Description from TIFF 2009 catalog by Thom Powers:
Barry Levinson has covered a lot of ground in his film career &”8211; from Southeast Asia in Good Morning, Vietnam to Las Vegas in Rain Man &”8211; but he always comes back to Baltimore, from Diner to Tin Men to Avalon and more. In this Mavericks session, Levinson will present the world premiere of his latest work set in Baltimore, The Band That Wouldn’t Die, an hour-long documentary about a marching band that kept hope alive for the city’s football fans. You don’t need to care about sports to be swept up in the film’s emotional story about people fighting for something they love. Following the screening, Levinson will sit down for a long conversation about what draws him back to his hometown.
The Band That Wouldn’t Die is part of an extraordinary project produced by ESPN called 30 for 30. In honour of its thirtieth anniversary, the channel commissioned thirty renowned filmmakers to direct a personal documentary related to sports. It’s the kind of carte blanche that filmmakers dream about. Stylistically, they were encouraged to pursue their own path rather than conform to a house style. The Festival is proud to present the first two completed works in this endeavour (see the other on the facing page).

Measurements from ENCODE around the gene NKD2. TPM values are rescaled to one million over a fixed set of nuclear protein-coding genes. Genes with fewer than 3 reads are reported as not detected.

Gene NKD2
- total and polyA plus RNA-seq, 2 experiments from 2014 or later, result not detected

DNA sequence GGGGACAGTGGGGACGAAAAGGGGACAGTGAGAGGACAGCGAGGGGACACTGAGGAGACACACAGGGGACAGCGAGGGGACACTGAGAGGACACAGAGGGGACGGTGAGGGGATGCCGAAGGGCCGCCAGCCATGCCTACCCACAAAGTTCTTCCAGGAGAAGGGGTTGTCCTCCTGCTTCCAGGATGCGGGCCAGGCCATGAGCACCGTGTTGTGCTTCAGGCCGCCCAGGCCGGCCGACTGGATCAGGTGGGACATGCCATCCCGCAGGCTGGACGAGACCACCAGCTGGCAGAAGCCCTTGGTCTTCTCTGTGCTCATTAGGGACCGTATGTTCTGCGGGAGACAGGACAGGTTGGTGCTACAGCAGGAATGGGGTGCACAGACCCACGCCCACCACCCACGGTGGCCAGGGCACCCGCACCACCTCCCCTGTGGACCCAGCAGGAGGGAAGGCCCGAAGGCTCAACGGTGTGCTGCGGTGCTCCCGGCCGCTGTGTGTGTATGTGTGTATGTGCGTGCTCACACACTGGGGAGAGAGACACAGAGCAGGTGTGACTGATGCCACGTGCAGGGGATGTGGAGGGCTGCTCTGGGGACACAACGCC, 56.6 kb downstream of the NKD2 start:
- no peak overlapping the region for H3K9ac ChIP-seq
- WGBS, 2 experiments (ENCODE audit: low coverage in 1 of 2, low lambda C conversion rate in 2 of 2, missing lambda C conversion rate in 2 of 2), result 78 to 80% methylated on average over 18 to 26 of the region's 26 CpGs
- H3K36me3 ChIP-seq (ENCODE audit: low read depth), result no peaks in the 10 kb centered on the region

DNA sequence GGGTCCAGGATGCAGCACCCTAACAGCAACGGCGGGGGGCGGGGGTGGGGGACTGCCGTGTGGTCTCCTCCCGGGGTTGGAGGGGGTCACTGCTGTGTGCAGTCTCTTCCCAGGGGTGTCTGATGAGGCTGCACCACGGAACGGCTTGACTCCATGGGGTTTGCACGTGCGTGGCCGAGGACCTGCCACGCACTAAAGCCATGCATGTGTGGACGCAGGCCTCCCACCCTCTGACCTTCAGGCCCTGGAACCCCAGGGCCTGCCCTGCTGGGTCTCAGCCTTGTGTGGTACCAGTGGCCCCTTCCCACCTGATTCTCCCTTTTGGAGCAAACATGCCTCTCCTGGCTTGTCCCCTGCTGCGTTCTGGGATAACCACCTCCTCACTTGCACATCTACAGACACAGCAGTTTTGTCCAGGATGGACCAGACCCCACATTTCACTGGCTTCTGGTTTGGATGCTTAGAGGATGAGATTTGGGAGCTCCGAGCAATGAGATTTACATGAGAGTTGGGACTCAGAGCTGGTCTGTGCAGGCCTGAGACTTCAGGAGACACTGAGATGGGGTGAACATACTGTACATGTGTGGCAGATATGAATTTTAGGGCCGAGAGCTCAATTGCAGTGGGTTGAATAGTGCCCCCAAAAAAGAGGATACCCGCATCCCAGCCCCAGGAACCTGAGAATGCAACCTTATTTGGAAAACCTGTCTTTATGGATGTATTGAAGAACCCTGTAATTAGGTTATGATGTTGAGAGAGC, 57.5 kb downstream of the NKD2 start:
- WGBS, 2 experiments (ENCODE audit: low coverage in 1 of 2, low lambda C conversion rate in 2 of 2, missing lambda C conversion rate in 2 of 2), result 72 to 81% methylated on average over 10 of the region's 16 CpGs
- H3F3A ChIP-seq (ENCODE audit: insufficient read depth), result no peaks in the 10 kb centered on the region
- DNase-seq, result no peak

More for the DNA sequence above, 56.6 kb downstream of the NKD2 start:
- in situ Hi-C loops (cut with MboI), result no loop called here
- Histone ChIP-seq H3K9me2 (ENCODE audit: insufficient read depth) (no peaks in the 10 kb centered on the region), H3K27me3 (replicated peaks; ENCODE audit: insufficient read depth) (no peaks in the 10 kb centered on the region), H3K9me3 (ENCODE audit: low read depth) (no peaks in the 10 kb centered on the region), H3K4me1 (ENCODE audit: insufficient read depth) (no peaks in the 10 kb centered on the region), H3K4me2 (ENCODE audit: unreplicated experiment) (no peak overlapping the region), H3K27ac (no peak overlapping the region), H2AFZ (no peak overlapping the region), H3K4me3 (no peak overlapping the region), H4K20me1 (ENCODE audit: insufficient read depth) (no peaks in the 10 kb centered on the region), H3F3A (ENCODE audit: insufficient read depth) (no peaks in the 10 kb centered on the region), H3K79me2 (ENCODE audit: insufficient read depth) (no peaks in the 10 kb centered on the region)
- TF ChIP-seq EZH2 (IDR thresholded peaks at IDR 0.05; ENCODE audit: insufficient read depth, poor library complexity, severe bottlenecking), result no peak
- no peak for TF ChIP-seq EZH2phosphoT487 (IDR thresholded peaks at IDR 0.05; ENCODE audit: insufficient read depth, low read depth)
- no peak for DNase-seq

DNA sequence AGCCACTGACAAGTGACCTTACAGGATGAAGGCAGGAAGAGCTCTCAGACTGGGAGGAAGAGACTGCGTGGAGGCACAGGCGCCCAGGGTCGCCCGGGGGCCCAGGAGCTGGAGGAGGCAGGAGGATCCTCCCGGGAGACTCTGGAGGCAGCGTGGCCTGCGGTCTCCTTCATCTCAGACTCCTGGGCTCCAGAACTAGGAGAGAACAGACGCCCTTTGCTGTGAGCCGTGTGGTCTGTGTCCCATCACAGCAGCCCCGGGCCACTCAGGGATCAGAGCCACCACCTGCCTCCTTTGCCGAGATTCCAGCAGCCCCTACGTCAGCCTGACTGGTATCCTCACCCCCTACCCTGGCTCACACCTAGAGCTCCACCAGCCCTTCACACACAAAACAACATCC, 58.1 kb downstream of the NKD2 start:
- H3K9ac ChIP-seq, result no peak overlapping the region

For Levinson, ESPN’s invite meant a chance to explore a story that might be classified “only in Baltimore.” In 1984, the erratic and alcoholic owner of the Baltimore Colts, Robert Irsay, made a rash decision to move the team. One night in March, moving vans shipped the Colts’ possessions to Indianapolis. The next morning, fans awoke to the news in stunned disbelief. The team’s volunteer marching band was among the hardest hit. But the members dedicated themselves to bringing professional football back to Baltimore. Levinson writes, “They didn’t stop until 1996 when Baltimore got the Cleveland team and renamed them the Ravens, after the Edgar Allan Poe poem. Poe didn’t grow up in Baltimore, but according to folklore, he died drunk in a gutter there. Baltimore will take its heroes any way it can get them.”
About the director:
Barry Levinson is a Baltimore-born director, screenwriter and producer of both film and television. He began his career as a writer for programmes including The Marty Feldman Comedy Machine and The Carol Burnett Show. His films, many of which have received prestigious awards, include Diner (83), Tin Men (87), Good Morning, Vietnam (87), Rain Man (88), which won four Academy Awards&”174;, including best director, Wag the Dog (97) and the documentary The Band That Wouldn’t Die (09).
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